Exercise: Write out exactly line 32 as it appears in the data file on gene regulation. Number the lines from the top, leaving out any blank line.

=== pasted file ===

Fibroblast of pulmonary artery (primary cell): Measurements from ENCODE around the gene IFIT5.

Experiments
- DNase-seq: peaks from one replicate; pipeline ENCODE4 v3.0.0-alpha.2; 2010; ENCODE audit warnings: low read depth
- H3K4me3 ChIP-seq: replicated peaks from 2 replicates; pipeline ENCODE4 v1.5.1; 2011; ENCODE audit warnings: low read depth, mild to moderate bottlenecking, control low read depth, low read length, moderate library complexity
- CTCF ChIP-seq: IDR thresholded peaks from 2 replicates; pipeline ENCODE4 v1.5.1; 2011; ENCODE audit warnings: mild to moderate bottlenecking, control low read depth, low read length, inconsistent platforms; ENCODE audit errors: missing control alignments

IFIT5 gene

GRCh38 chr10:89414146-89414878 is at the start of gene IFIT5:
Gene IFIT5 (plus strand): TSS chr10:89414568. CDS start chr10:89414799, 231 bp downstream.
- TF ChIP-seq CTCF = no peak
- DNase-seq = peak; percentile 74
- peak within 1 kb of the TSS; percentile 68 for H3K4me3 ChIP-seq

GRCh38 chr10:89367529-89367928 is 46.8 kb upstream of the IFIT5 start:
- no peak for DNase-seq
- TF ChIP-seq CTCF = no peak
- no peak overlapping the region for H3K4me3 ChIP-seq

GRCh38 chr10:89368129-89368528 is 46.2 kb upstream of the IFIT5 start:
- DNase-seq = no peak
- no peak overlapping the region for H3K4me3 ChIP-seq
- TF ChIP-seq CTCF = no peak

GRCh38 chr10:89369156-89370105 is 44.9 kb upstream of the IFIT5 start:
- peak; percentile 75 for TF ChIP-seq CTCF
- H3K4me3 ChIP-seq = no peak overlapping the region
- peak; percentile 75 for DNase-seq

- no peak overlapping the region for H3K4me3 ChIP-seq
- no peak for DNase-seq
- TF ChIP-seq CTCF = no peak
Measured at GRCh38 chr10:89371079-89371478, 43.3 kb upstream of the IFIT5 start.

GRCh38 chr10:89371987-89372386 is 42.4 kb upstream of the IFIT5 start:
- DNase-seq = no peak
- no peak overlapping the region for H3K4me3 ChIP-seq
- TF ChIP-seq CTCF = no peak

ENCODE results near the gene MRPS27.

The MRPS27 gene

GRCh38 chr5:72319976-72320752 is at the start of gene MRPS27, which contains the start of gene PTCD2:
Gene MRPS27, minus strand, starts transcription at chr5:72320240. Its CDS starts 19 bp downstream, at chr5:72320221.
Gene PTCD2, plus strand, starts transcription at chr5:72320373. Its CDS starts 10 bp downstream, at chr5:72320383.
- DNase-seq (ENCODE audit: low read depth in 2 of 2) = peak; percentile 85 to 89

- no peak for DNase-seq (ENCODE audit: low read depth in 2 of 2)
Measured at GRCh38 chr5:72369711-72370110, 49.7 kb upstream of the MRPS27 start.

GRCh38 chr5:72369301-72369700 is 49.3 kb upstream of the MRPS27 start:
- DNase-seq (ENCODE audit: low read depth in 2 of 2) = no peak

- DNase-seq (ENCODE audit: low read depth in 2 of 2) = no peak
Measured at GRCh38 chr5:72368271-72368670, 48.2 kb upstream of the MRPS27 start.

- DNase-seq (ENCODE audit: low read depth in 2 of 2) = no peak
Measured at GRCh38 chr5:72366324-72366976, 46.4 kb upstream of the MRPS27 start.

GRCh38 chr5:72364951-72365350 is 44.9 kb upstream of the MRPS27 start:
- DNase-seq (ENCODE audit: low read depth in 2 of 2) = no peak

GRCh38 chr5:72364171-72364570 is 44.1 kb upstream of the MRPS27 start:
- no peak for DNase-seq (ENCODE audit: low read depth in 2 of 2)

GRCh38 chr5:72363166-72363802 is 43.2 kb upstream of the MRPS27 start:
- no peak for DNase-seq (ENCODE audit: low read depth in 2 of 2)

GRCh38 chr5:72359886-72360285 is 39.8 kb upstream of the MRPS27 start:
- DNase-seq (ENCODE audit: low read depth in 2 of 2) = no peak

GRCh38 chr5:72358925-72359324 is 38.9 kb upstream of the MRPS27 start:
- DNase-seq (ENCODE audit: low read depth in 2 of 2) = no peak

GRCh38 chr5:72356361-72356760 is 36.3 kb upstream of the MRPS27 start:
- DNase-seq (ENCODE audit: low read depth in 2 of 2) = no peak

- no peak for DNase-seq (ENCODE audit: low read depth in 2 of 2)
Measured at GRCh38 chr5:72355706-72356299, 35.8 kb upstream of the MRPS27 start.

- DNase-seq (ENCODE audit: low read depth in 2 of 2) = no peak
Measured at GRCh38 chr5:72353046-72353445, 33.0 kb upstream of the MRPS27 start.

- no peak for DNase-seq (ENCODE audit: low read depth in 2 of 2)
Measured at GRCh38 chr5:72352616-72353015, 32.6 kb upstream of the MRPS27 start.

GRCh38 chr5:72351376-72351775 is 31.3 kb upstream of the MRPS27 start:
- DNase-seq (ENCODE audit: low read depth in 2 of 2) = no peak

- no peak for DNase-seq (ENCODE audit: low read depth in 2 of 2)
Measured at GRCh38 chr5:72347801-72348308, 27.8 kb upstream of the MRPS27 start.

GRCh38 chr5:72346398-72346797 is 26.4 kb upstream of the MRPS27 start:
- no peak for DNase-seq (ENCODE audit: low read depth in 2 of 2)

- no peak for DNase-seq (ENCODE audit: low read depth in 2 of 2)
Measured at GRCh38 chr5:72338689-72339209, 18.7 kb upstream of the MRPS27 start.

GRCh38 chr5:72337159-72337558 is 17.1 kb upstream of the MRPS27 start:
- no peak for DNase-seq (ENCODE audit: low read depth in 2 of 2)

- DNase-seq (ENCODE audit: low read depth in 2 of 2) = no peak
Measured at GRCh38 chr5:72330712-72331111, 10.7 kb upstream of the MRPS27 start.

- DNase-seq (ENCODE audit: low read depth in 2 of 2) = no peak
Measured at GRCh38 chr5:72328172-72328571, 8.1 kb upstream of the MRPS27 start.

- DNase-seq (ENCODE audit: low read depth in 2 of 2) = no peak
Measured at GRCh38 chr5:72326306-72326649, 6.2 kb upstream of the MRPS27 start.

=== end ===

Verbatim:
ENCODE results near the gene MRPS27.